General Role of Titles

The role of Titles will always be an important factor of any particular art to be recognised and to be remembered forever. It remains an identity for any form of art and to choose an original title should be a challenging task for any creator. One should start to think, “ I have created something, then how do I name it, how do I share that specific moment in time with others to quickly understand my perception and in the same time, reveal some aspects of the subject or the story in my frame. A title, which would be appealing, appreciated, recognised, descriptive, recorded, informative and easy to relate with the subject or the story betrayed the moment the image was captured.


Impact of your Title 

People don't always understand the implications of titles. To give you an example, when you take a photo of a Rhino, we all know that Rhinos are an endangered species, not so, so why would you feel the need to reveal the actual location of the Rhino? As wildlife photographers, we need to contribute to protecting our endangered species. What makes this even worse, some of our cameras have built-in GPS, and it shows your GPS coordinates. There are products on the market, called Eye-Fi Pro, it’s a memory card with Wi-Fi built-in and provides automatic geotagging. With that product, you don’t even need a camera with GPS capabilities. Do you think it is appropriate for wildlife photographers to activate GPS coordinates?  In other words, revealing the exact location where people can find that specific species? If your answer were Yes, I would ask you to reexamine your thoughts and your actions.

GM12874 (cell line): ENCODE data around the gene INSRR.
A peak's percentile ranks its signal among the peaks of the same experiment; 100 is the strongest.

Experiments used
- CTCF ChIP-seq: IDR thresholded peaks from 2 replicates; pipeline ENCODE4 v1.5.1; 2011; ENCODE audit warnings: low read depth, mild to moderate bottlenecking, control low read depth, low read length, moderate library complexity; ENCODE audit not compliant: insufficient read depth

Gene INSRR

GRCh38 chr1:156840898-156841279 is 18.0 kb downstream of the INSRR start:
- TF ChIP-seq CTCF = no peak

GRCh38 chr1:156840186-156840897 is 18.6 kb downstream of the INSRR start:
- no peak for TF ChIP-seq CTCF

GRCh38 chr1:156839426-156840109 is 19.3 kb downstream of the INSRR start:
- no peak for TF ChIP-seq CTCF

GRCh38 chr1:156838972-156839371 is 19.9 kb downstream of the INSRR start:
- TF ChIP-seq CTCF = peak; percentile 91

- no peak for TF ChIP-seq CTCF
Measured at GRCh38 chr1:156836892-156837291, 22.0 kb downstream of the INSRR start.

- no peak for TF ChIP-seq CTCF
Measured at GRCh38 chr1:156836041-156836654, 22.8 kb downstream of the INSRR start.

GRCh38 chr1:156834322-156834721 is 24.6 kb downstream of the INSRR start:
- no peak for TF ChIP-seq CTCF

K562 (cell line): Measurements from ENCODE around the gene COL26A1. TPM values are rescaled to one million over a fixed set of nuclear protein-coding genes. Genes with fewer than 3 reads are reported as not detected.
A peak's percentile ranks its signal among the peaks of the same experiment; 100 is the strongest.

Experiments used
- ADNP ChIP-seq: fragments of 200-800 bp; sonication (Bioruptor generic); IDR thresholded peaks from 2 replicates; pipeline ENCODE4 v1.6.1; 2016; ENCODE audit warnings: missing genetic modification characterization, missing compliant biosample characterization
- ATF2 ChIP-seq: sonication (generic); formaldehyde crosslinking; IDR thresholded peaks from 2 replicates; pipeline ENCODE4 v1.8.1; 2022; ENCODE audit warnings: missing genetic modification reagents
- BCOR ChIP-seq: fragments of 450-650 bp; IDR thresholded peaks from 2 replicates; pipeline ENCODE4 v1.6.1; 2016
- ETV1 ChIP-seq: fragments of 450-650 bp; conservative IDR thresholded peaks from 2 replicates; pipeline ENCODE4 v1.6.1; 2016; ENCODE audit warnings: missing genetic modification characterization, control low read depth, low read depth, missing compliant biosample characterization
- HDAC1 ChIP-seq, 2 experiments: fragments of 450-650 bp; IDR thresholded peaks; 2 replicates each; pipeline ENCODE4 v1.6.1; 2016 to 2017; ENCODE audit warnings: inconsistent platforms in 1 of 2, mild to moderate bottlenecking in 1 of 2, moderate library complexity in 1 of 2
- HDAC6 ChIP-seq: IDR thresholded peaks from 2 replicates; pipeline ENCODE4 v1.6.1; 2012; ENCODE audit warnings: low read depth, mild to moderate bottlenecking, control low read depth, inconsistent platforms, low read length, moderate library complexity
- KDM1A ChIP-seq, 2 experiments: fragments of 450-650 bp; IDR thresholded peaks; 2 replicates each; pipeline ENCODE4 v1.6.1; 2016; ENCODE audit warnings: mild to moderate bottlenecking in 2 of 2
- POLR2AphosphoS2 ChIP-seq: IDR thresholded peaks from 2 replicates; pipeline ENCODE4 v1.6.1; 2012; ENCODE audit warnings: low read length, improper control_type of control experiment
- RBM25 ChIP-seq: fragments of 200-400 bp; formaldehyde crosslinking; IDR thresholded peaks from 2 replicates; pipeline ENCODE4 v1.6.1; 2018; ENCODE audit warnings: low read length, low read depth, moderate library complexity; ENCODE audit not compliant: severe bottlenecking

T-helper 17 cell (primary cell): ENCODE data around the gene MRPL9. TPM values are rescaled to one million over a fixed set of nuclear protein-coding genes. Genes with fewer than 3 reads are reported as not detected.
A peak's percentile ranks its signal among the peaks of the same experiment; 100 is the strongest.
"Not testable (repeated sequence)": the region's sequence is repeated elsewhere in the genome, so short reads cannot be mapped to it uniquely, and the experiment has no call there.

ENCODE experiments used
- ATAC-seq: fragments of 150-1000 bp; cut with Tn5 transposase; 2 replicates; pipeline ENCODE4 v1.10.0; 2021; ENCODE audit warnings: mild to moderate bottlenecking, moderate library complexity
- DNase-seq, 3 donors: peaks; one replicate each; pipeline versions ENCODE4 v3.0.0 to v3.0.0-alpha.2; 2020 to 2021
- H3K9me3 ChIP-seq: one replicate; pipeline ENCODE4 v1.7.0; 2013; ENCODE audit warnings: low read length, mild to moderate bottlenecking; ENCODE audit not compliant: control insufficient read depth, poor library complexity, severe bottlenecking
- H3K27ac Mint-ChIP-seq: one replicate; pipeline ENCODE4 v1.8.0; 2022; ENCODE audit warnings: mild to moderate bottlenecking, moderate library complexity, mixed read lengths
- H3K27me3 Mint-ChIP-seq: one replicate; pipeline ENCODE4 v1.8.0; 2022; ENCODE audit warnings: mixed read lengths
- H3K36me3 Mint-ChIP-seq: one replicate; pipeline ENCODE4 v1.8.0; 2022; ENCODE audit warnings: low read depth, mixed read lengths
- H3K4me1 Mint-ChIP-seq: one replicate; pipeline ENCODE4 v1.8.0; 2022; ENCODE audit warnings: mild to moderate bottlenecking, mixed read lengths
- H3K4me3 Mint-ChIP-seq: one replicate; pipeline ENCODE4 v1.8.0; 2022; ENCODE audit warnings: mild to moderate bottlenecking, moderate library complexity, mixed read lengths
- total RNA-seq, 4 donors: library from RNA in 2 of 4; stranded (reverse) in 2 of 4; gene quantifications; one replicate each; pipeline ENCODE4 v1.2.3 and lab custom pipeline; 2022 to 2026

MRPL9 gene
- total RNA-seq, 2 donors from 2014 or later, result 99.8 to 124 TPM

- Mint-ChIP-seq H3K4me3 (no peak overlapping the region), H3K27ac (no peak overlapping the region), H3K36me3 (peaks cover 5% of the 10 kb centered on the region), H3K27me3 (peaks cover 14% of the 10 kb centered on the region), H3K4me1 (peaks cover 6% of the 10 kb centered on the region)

I came across South African tourists in Etosha, Namibia taking photos from a hide of Rhinos drinking water at a waterhole. I could not believe my eyes when they tagged their location to their friends and families with the images attached.  I was under the impression we all know how important it is for us to protect our wildlife.

Healthy ecosystems depend on plant and animal species as their foundations. When a species becomes extinct, the ecosystem will fall apart. Pouching is a reality, and we should all contribute to protecting our precious wildlife. As wildlife photographers, we should not be oblivious to matters such as this; we need to think on our feet, by sharing locations could be harmful to our precious wildlife. 


Straight to the context

I am not sure if I am the only one, but I usually find it more difficult to name my photographs than capturing them. When a wildlife and nature photographer captures images (fauna and flora) their primary purpose would be to show some aspect of the subject, detail or form, identification, behavior, habitat as well as the typical location where the animal/bird was spotted, unless endangered.

When that photographer shows his/her work, for example on this site, 
the purpose is (or should be) to inform or demonstrate some exciting feature of either the subject or the technique. This is especially true of posting on the Internet where the viewer may not be familiar with the species because they may be on a different continent. When they are looking to see what species occur in a specific region, they will probably Google ‘Wildlife in…’ not ‘Mother and Child’ for example.


Posting your wildlife and birds photographs on Photo Critic